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Back to School: Educating Your Workforce

By Sonjui L. Kumar Email By Sonjui L. Kumar
September 2012
Back to School: Educating Your Workforce

I was in the second year of my first job after graduating from college when I decided to go to law school. Much to my surprise, I was informed by my supervisor that not only would the insurance company I worked for pay for tuition and books, they would also give me time off to study during the semester and eventually for the bar exam. I no longer remember how much that first employer contributed to my 401(k) plan but I will always remember the tuition reimbursement they provided. As we all strive to retain our most talented employees, providing continuing education benefits is a good start. Even if you have been approached by a particular employee who has decided to go back to school, it’s important—like any other benefits plan—to think through the policy and put it in writing before implementing it on a company-wide basis.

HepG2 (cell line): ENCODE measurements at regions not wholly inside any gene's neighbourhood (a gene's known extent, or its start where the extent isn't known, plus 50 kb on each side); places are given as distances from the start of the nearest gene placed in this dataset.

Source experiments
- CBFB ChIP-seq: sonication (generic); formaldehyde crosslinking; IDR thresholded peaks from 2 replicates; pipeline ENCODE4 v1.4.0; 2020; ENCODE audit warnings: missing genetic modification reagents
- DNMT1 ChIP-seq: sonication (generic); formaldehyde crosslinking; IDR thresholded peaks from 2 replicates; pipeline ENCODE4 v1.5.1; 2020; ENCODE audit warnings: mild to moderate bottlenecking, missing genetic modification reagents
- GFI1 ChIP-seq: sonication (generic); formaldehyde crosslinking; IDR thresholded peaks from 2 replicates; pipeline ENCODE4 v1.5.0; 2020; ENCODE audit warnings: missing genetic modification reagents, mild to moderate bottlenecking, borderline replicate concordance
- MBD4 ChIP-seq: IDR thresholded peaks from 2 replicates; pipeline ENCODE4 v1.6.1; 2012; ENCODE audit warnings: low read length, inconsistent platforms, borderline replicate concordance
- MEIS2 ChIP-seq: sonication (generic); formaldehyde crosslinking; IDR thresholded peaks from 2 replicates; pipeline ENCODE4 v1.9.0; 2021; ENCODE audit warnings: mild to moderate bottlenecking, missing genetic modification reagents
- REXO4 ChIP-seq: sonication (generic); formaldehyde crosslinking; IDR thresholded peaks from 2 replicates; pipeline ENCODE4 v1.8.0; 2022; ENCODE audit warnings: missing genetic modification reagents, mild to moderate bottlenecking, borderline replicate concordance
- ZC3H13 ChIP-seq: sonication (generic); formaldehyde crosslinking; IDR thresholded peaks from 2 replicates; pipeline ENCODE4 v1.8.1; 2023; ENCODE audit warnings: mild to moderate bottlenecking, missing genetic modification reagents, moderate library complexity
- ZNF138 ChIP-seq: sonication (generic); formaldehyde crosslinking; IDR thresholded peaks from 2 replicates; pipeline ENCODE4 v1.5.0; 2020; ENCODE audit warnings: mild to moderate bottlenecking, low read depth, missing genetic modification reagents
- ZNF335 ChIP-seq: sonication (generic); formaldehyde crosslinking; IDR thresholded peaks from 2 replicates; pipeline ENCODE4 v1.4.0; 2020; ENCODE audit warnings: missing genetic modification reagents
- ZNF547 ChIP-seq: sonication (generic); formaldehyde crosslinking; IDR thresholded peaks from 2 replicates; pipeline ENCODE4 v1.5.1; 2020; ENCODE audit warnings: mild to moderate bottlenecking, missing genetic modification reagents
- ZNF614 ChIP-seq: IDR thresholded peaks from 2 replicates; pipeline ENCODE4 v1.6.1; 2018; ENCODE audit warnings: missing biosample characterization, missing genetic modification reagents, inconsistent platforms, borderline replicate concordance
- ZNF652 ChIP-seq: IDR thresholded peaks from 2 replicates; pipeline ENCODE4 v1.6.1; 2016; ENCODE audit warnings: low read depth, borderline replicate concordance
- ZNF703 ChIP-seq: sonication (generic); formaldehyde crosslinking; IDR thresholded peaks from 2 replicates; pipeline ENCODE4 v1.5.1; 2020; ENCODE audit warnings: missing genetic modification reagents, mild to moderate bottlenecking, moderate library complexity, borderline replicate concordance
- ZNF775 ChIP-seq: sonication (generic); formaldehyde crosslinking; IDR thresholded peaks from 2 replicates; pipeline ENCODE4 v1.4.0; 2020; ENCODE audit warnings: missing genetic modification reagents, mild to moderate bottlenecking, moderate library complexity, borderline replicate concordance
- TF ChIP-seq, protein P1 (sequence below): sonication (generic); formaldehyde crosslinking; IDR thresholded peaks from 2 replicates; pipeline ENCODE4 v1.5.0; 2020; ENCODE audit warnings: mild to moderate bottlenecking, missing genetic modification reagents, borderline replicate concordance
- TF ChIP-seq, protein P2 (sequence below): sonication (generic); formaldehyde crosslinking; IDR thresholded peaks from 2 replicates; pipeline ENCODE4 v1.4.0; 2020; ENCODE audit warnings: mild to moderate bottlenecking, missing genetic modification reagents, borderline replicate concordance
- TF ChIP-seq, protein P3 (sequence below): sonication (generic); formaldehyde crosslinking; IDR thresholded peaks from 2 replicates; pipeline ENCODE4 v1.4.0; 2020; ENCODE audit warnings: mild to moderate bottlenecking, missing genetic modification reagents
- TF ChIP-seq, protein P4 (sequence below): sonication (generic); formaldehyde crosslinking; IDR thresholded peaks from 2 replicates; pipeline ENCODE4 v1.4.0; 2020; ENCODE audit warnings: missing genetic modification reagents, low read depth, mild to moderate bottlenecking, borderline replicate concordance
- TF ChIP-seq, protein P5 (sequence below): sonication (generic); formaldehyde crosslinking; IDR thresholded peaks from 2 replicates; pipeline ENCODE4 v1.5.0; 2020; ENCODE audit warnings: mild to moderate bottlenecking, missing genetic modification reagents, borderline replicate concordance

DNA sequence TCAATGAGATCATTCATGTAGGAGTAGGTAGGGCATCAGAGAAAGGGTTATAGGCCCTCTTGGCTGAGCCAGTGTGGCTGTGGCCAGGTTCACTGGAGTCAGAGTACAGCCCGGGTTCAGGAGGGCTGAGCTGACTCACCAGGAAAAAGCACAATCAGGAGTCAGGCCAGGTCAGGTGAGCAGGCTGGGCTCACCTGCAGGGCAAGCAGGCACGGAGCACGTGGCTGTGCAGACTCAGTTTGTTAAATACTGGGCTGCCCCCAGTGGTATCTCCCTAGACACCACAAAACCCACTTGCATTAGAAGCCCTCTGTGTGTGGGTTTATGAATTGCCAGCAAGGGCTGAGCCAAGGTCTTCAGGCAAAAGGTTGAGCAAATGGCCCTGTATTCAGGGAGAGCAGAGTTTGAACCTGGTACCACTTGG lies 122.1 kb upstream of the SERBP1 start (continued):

The advantages of offering continuing education are many:

There are, of course, some disadvantages to providing this type of benefit:

In order to establish an effective continuing education policy, make sure you consider the following issues and factors:

Having a better trained and more loyal workforce is certainly one of the main benefits of a good continuing education policy. Companies should consider the employees’ and the company’s needs, along with the long-term impact of such a policy, before putting it in place.

[Business Insights is hosted by the Law Firm of Kumar, Prabhu, Patel & Banerjee, LLC. Sonjui L. Kumar is a corporate, transactional attorney and a founding partner of KPPB Law. She primarily focuses on serving as general counsel to privately held companies assisting them with all legal matters, including corporate governance, contracts, shareholder matters, mergers, and acquisitions. Disclaimer: This article is for general information purposes only, and does not constitute legal, tax, or other professional advice.]

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